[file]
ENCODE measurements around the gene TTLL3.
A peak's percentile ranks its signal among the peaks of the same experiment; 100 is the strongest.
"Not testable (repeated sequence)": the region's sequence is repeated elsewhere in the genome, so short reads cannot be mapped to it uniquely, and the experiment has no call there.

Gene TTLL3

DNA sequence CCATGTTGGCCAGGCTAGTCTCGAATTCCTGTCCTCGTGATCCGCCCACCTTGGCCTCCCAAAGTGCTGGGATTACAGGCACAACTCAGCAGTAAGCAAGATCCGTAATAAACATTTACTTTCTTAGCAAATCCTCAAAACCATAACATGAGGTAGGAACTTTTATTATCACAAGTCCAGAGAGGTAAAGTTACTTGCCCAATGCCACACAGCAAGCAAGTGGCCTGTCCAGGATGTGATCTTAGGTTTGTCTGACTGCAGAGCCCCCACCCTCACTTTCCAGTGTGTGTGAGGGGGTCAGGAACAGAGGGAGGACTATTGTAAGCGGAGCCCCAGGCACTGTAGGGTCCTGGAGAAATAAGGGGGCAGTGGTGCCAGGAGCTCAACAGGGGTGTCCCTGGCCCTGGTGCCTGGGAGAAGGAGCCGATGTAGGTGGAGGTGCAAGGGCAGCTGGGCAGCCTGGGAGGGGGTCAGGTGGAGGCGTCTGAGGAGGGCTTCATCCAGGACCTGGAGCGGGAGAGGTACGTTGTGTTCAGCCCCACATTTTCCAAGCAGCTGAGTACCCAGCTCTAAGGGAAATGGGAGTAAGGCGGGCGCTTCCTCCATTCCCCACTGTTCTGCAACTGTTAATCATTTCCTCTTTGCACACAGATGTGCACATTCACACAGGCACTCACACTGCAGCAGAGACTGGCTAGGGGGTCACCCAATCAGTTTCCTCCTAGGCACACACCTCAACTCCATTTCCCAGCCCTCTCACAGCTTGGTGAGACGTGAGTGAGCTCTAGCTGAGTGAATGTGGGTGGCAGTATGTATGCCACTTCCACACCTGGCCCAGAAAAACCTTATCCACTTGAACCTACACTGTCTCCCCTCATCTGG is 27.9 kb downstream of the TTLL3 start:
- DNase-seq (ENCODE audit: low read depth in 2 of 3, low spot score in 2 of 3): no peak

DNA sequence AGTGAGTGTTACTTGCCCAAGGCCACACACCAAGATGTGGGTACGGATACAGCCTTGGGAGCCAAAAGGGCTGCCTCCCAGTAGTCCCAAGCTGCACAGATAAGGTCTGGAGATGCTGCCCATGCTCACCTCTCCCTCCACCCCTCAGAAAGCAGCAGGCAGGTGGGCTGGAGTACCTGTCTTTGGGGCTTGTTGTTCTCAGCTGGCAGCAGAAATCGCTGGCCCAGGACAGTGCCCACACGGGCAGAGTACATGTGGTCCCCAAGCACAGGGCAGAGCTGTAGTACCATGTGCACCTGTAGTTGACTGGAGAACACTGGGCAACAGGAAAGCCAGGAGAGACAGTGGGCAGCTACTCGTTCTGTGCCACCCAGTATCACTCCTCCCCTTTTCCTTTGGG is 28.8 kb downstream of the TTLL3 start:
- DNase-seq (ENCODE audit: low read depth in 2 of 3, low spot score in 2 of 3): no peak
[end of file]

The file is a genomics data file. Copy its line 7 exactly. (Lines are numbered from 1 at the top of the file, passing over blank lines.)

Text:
DNA sequence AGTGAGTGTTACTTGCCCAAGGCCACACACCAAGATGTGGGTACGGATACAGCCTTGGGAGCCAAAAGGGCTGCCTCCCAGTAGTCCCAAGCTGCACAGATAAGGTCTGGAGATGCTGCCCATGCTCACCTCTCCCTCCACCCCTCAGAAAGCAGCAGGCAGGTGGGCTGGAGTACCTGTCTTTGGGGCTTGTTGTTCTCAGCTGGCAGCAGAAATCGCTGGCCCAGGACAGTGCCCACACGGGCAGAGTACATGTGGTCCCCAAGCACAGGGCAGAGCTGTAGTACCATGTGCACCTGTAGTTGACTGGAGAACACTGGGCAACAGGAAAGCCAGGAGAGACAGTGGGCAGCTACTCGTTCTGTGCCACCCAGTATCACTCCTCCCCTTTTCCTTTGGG is 28.8 kb downstream of the TTLL3 start: